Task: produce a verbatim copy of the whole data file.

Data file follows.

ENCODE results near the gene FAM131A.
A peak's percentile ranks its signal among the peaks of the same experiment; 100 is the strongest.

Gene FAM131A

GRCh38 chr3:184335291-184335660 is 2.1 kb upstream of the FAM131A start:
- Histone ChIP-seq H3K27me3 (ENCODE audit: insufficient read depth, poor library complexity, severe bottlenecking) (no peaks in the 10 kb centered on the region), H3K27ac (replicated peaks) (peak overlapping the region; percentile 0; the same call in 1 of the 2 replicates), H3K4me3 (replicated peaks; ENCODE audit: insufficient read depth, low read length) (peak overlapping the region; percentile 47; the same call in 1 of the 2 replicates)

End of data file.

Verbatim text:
ENCODE results near the gene FAM131A.
A peak's percentile ranks its signal among the peaks of the same experiment; 100 is the strongest.

Gene FAM131A

GRCh38 chr3:184335291-184335660 is 2.1 kb upstream of the FAM131A start:
- Histone ChIP-seq H3K27me3 (ENCODE audit: insufficient read depth, poor library complexity, severe bottlenecking) (no peaks in the 10 kb centered on the region), H3K27ac (replicated peaks) (peak overlapping the region; percentile 0; the same call in 1 of the 2 replicates), H3K4me3 (replicated peaks; ENCODE audit: insufficient read depth, low read length) (peak overlapping the region; percentile 47; the same call in 1 of the 2 replicates)